Arthritis and Your Pet

December 5, 2013
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Osteoarthritis or arthritis is a progressive and irreversible condition that results from the deterioration of the cartilage that allows joints to operate smoothly. This condition affects many of our senior pets and most commonly occurs due to misalignment of bones or abnormal forces placed on the joints due to a previous injury or a genetic disorder.

The ends of bones comprising a joint space (such as the elbow or the knee) are covered in very smooth cartilage that promotes a smooth painless range of motion. Unfortunately, this cartilage cannot heal itself well when it becomes damaged, and the progressive loss of normal cartilage then results in abnormal friction within the joint space that causes inflammation and pain.

While all older pets are susceptible to developing osteoarthritis, animals with certain genetic conditions (such as elbow and hip dysplasia), and animals that have sustained a previous injury (such as a knee ligament rupture or knee cap movement) have a much higher risk. Overweight dogs, working dogs, and athletic dogs are also at higher risk for developing arthritis at some point in their lifetime.

Arthritis is less common in cats than it is in dogs, but cats that are obese or that have sustained a previous injury are at higher risk.

Owners should suspect the development of arthritis if they notice that their pet is stiff or limping after a long exercise session or when waking up from sleep, has become reluctant to jump or climb stairs, or is irritable when approached or touched.


Pets will typically present to their veterinarian with some degree of lameness or a stiff gait, joint pain, crepitus, and/or decreased range of motion. Radiographs or x-rays of the painful joints may reveal fluid within the joint itself and abnormal bony growth around the joint(s) in question. There are infectious and immune-mediated causes of arthritis, as well as cancer that can also cause similar signs and must be ruled out by your veterinarian.

If applicable, surgical correction of the cause (eg torn cranial cruciate ligament) should occur. Conservative management includes weight loss for overweight pets, pain medication, administration of joint supplements, and gentle and consistent exercise. These conservative measures are discussed in greater detail below.

If your pet is overweight, weight loss is the number one thing owners can do to help prevent the development of arthritis and to help lessen the degree of pain of pre-existing arthritis. Excess weight puts undue forces and pressure on joints and if your pet already has elbow or hip dysplasia, keeping them on the lean side will help stave off the progression of arthritis.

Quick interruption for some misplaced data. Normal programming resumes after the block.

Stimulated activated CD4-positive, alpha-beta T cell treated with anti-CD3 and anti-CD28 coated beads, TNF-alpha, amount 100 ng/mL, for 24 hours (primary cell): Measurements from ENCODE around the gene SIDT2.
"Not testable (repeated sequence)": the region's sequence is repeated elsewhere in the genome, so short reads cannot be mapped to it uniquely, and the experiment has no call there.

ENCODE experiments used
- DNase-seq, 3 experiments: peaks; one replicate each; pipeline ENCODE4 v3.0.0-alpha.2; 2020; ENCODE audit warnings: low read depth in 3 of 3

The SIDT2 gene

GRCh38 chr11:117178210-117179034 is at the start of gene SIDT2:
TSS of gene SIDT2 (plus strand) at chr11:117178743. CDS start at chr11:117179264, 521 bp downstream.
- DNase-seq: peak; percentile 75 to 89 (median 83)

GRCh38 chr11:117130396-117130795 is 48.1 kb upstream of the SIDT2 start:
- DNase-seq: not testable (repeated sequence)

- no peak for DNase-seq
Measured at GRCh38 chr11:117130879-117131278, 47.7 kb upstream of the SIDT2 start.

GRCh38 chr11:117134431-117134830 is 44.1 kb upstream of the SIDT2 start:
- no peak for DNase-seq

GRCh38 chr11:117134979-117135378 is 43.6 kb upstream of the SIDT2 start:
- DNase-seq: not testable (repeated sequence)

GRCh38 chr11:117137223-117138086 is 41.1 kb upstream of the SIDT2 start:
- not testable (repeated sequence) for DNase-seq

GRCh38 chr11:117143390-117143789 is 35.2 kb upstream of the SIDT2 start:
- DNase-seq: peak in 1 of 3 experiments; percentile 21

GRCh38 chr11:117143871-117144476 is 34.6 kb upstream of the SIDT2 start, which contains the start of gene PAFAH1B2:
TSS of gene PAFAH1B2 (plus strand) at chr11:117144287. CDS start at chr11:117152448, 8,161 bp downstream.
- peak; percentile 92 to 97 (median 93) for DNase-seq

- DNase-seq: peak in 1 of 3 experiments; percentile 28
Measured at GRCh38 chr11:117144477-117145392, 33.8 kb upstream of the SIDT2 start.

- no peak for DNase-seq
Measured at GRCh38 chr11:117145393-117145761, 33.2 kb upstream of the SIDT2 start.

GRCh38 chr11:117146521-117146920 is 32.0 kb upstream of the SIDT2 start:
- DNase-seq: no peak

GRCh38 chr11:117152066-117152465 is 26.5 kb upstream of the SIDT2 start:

Non-steroidal antiinflammatories (NSAIDs), such as the drugs Rimadyl and Deramaxx, have been shown to be very effective at decreasing joint inflammation associated with arthritis. Your veterinarian may prescribe an NSAID trial to determine if your pet’s stiff or painful gait is improved by medication. If it is, baseline and then regular (typically every 6 months) blood work will need to be performed to ensure that your pet’s kidneys and liver are functioning optimally to metabolize the drug.

There are several supplements your veterinarian may recommend that have been determined to have a positive effect on supporting joint health. An omega-3 fatty acid supplement (fish oil is a good source) contain eicosapentaenoic acid (EPA), which has been shown to decrease joint inflammation. Supplements containing glucosamine and/or chondroitin *may* be helpful in supporting joint health, but there are no conclusive studies that have been performed in dogs regarding their effects. As supplements are not regulated by the FDA, owners should take care to purchase a product from a reputable company. Nutramax is a company that makes the joint supplements Dasuquin and Cosequin and their product Cosequin has be independently verified in the past to contain ingredients at the percentages labeled on the packaging.

Finally, gentle and consistent exercise help improve the range of motion of arthritic joints and also help maintain an ideal body condition. Activities that involve jumping or running are discouraged, but swimming and walking are excellent activities to help keep your pet active and moving.

Unfortunately, there is no cure for arthritis once it develops, but the measures discussed in this blog can help alleviate the symptoms and slow the progression. Please schedule an appointment with your veterinarian if you think your pet is at risk for developing arthritis or if you have already noticed the signs. The veterinarians at Groveway Veterinary Hospital are always happy to discuss your pet’s individual case!